Kamala Harris' visit puts the Philippines at odds with China

AAmerican leaders made numerous visits to the Philippines, a longtime military ally in Southeast Asia. But Vice President Kamala Harris’ Tuesday stop in the country’s archipelago province of Palawan represents something new. She is the first US representative to go there, which observers say is more of a message to China than to the Philippines.

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Harris toured a Coast Guard ship and spoke with Philippine officials in Palawan to emphasize America’s values ​​and hopes for the region: “respect for sovereignty and international integrity, unimpeded lawful trade, peaceful resolution of disputes and freedom of navigation.”

The vice president’s visit, along with talks in Manila on Monday to increase joint defense projects, leaves the Philippines in a precarious position – straddling the line between the interests of its colonizer-turned-US ally and its biggest trading partner China. Across the region, countries have been placed in a similar predicament, increasingly forced to choose where they would prefer to stay above the fray in the US-China competition for global influence.

US Vice President Kamala Harris meets with Philippine President Ferdinand "Bongbong" Marcos Jr. at the Malacañang Palace in Manila on November 21, 2022. (Haiyun Jiang—Pool/Getty Images)

US Vice President Kamala Harris meets with Philippine President Ferdinand “Bongbong” Marcos Jr. at the Malacañang Palace in Manila on November 21, 2022.

Haiyun Jiang—Pool/Getty Images

Ferdinand Marcos Jr. who was elected President of the Philippines in May, said in July that, like many of his regional counterparts, he would pursue a “friend of all, enemy of none” foreign policy. But that goal is becoming increasingly untenable as differences between the two world superpowers grow on issues affecting human rights, economic policy and the rule of law.

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It was no coincidence that Harris visited Palawan. It’s right off its west coast South China Sea: a waterway that has become a regional flashpoint after Beijing laid claim to almost all of it and surrounding islands, citing historical maps. China is not the only claimant – the Philippines, Vietnam, Malaysia and Taiwan have also staked claims to overlapping maritime territories. But China has stepped up its presence in recent years, building artificial islands out of unknown offshore reefs and sandbars and arming them with missile systems. A UN-backed tribunal in The Hague, Netherlands, overturned most of China’s mass claims in 2016, but Beijing ignore the decree and continues to militarize the region.

Read more: Where exactly did China get the nine-dash line in the South China Sea?

Local tensions in the South China Sea eased somewhat after the Philippines filed a complaint against China in The Hague with former President Rodrigo Duterte did not comply with the court’s decision. Duterte was keen to sway the Philippines from its deference to the US. With Duterte unwilling to hold Beijing accountable to mend diplomatic relations, Chinese incursions into the disputed waterway have increased.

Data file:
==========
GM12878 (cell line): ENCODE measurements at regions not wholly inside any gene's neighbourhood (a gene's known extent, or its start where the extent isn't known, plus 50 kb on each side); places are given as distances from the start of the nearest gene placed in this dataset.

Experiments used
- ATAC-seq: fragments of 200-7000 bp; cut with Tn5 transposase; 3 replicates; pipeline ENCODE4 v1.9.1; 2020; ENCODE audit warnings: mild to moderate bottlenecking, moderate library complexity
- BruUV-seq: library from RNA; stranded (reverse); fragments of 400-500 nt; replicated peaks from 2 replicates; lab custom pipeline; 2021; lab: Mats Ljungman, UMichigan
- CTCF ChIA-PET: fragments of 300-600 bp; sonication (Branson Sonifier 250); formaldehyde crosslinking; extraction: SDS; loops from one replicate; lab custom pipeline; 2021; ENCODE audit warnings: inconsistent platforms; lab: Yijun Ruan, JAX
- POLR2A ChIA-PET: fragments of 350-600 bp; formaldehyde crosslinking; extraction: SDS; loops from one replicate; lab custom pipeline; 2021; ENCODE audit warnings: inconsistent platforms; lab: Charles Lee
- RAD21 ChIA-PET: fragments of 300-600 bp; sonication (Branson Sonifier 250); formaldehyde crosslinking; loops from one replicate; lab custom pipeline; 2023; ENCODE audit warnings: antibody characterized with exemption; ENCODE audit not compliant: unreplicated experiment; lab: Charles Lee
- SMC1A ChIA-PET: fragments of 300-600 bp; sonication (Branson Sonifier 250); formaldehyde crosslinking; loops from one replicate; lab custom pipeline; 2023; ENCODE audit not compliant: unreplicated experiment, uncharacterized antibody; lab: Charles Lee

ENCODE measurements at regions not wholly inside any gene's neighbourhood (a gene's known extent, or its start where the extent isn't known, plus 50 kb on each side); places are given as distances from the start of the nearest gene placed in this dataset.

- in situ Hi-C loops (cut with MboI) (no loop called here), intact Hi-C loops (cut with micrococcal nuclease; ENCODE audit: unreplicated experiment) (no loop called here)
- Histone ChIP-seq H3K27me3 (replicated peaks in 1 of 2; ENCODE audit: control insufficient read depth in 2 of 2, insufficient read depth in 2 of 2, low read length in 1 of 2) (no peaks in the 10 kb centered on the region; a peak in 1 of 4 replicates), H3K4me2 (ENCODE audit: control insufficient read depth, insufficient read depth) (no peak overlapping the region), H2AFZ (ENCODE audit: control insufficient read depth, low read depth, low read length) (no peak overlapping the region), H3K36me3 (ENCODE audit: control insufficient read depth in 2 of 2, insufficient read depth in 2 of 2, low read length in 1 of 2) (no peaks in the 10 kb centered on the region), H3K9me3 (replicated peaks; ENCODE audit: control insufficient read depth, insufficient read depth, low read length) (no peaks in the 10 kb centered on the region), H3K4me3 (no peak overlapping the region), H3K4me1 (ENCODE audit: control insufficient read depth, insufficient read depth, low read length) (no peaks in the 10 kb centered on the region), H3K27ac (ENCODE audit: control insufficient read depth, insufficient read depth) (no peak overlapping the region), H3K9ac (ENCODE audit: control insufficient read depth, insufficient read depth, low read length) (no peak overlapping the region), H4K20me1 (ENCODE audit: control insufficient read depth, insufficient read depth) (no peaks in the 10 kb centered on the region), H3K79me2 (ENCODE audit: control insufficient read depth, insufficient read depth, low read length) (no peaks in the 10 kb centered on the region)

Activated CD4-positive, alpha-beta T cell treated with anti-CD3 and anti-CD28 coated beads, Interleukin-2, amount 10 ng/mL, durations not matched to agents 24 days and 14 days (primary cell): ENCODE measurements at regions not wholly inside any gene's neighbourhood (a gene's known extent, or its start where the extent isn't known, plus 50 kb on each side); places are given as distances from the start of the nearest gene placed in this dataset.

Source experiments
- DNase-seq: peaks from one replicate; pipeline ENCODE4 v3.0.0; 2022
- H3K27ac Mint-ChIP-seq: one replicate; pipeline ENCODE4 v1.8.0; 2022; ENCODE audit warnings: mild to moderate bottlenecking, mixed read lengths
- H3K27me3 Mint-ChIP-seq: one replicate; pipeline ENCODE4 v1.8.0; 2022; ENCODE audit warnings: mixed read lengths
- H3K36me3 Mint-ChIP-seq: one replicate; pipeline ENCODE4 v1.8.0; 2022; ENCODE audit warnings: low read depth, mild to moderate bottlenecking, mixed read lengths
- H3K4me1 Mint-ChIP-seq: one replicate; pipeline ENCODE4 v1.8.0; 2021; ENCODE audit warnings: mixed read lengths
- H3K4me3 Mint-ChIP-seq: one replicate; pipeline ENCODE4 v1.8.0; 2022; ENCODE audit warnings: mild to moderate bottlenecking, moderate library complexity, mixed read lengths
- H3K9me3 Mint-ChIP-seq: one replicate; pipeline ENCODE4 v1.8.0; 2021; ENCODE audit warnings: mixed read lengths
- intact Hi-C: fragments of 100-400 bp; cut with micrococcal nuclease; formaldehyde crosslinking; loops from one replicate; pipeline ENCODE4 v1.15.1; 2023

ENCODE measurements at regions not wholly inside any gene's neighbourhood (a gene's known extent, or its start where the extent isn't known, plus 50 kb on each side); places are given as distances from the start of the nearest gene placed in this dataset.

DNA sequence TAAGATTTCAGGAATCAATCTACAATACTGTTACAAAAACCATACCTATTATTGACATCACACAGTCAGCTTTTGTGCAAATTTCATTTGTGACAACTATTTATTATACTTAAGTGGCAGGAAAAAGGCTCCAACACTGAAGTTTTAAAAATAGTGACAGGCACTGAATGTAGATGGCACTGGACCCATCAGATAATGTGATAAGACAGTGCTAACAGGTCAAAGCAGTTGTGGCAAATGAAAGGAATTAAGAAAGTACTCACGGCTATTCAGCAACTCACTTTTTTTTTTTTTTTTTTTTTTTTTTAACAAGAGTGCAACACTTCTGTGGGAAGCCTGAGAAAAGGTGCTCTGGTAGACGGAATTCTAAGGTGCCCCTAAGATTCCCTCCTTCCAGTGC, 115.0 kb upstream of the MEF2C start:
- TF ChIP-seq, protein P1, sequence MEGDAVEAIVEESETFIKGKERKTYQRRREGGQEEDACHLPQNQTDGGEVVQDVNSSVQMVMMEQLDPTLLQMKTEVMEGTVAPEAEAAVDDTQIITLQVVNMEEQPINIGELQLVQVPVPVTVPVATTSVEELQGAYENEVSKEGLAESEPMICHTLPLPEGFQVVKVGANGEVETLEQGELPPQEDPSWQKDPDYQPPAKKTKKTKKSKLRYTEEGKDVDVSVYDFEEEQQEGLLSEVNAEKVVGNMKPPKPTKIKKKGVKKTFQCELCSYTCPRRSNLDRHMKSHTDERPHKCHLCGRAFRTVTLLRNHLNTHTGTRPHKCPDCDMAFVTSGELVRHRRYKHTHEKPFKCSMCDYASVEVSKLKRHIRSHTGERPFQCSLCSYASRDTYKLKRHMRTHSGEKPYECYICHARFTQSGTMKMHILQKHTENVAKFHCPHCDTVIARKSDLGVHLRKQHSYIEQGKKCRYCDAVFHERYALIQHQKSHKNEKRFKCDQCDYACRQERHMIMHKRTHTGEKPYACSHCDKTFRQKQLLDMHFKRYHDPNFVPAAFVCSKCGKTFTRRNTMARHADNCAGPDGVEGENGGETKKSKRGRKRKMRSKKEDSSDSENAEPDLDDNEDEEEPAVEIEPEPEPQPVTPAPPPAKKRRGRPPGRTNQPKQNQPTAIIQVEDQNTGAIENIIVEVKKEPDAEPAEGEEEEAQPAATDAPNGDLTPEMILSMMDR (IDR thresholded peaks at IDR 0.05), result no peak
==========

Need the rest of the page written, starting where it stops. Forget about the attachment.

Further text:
Since Marcos Jr. succeeded Duterte, he has sought to restore the Philippines’ relationship with the US, whose military is still actively contesting China’s claims in the South China Sea. At the same time, Marcos Jr. insists that Harris’ visit will not strain relations between Manila and Beijing. “I don’t think it will cause problems,” he told Filipino reporters last week. But Lucio Pitlo, a research fellow at the Manila-based think tank Asia Pacific Pathways to Progress Foundation, says China will definitely be monitoring the visit and will “certainly express serious concerns about” the growing US military footprint in the country.

Restoration of relations with the United States

Several key treaties in recent decades form the foundation of the US-Philippines partnership. A 1951 mutual defense treaty states that both nations will support each other in the event of an external attack. This was reaffirmed by the 1998 Visit of Forces Agreement and the 2014 Enhanced Defense Cooperation Agreement, which allows the US military to access bases in the Southeast Asian country and store defense equipment there. The two armies also regularly conduct joint exercises.

By virtue of its geography, the Philippines is of strategic value to the US in its competition with China. Besides having the South China Sea to the west, the large island of Luzon, which contains the country’s capital Manila, is only 360 km south of Taiwan.

Read more: The US risks disaster if it does not clarify its strategy on Taiwan